A West African man is reunited with his family after being detained in Georgia for five months. He was released with funds provided by Muslims for Migrants. Photo courtesy of Muslims for Migrants

Muslims bailout fund raises nearly $150,000 to reunite migrant families

(RNS) – A Muslim-led crowdfunding campaign has raised nearly $150,000 to bail out parents detained in immigration jails.

The Muslims for Migrants campaign, launched Aug. 5 by the Islamic nonprofit CelebrateMercy, is donating all funds to the National Bail Fund Network to pay bond fees for immigrant parents who have been detained while they await a decision on their immigration status or potential deportation.

The initiative has so far released nine detained parents — seven fathers and two mothers — and reunited them with their families. A tenth parent will be released by Thursday (Aug. 29).

The forced separation of families is very antithetical to everything our faith teaches,” said Tarek El-Messidi, director of CelebrateMercy. "It's the harshest thing you can do, especially when these families are coming from such difficult circumstances."

One released parent, a West African immigrant, had been detained in a Philadelphia-area Immigration and Customs Enforcement jail for four years because he could not afford to pay his $30,000 bond. CelebrateMercy’s campaign reunited him with his 78-year-old father, as well as his three-year-old daughter, whom he had only ever seen in photos.

"Assalamo alaikum (peace be upon you), brothers and sisters," said the released man, whose real name was not given for safety reasons, in a video posted by CelebrateMercy. "I really appreciate for the help. May Allah bless all of us and keep blessing all who can help each other and others who are in need.”

The Muslims for Migrants LaunchGood campaign. Courtesy image

Other released parents include a Central American man fleeing gang violence who returned home in time for the birth of his second child; a West African who reunited with his wife and children after five months in time for his wedding anniversary; a mother of two who had been detained for eight months after fleeing domestic violence in Honduras; a single father who had not seen his 8-year-old son in 10 months; and a mother of three teen daughters, all of them U.S. citizens.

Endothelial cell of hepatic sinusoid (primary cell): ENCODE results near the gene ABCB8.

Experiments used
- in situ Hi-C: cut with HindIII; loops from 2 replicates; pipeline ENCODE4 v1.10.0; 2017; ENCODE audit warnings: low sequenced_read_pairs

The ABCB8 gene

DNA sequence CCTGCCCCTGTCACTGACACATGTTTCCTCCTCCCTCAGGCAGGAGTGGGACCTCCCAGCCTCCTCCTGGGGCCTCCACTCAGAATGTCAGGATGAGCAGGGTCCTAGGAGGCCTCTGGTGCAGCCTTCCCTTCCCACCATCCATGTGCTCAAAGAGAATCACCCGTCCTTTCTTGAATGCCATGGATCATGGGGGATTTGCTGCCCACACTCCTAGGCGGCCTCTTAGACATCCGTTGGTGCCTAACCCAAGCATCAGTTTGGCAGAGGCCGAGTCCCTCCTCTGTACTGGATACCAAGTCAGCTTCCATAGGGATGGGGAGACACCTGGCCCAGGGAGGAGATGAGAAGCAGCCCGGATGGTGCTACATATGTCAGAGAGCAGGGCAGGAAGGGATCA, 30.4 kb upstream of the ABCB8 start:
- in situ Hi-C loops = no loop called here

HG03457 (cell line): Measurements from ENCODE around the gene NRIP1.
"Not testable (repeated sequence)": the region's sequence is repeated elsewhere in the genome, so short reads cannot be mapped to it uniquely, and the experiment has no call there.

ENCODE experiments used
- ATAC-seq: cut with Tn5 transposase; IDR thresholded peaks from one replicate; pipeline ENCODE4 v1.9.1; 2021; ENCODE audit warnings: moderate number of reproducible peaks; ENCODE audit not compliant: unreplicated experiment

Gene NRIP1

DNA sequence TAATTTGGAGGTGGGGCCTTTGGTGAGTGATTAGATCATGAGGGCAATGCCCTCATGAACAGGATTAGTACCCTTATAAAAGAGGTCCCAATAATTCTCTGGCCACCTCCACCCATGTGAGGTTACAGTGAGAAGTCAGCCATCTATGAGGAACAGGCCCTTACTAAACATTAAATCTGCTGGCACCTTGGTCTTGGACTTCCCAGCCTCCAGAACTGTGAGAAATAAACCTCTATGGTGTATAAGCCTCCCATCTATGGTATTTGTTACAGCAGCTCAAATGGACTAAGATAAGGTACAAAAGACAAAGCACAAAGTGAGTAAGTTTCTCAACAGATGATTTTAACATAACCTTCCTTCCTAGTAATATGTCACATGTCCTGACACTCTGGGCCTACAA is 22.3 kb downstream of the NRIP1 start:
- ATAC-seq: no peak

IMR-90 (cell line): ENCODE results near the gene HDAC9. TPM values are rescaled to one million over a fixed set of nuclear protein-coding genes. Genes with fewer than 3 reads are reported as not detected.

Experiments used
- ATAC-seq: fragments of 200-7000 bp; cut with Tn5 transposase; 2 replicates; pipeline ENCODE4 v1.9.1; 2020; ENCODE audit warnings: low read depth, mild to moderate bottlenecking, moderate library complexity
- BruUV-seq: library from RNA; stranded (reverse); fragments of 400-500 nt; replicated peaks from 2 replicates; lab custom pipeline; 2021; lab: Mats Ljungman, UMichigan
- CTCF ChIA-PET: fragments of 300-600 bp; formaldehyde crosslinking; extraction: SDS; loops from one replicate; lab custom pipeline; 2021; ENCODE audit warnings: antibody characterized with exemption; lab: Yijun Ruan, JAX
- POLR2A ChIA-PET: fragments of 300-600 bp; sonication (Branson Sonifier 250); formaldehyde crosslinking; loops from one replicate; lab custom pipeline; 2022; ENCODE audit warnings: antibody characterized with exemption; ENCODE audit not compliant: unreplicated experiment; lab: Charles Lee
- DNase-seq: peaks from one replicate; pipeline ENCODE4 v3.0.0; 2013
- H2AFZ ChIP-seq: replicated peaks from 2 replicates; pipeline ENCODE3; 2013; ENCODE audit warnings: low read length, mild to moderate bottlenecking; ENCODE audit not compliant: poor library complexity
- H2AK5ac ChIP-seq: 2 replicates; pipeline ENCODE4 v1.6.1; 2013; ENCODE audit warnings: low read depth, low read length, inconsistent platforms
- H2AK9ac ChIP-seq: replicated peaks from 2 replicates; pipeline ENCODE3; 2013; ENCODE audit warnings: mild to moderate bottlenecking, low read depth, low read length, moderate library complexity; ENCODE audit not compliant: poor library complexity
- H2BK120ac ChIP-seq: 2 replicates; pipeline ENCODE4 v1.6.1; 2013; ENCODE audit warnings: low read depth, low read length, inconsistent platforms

“The core of this campaign is based on a saying of the Prophet Muhammad: ‘Show mercy to those on earth, and God will show mercy to you,’” El-Messidi said. “What's going on in America right now goes against the poem enshrined on the Statue of Liberty, and it's also antithetical to everything taught by the Prophet Muhammad and the Islamic faith.”

More than 30 prominent Muslim community leaders across the U.S. are supporting the campaign as partners, including campaign advisers Imam Zaid Shakir and Imam Omar Suleiman.

“As the humanitarian crisis at the southern border deepens, there is a deafening silence from most corners of the American Muslim community,” the two imams wrote in an open letter earlier this month. “Shouldn’t the nation of the Prophet (peace and blessings of Allah upon him) who was himself an orphan and a migrant … be the first to be moved with the images of children in cages?”

The initiative has also received social media attention from the Hispanic Caucus and Muslim congresswomen Reps. Ilhan Omar and Rashida Tlaib. El-Messidi said one church has also reached out to create a similar fundraising campaign.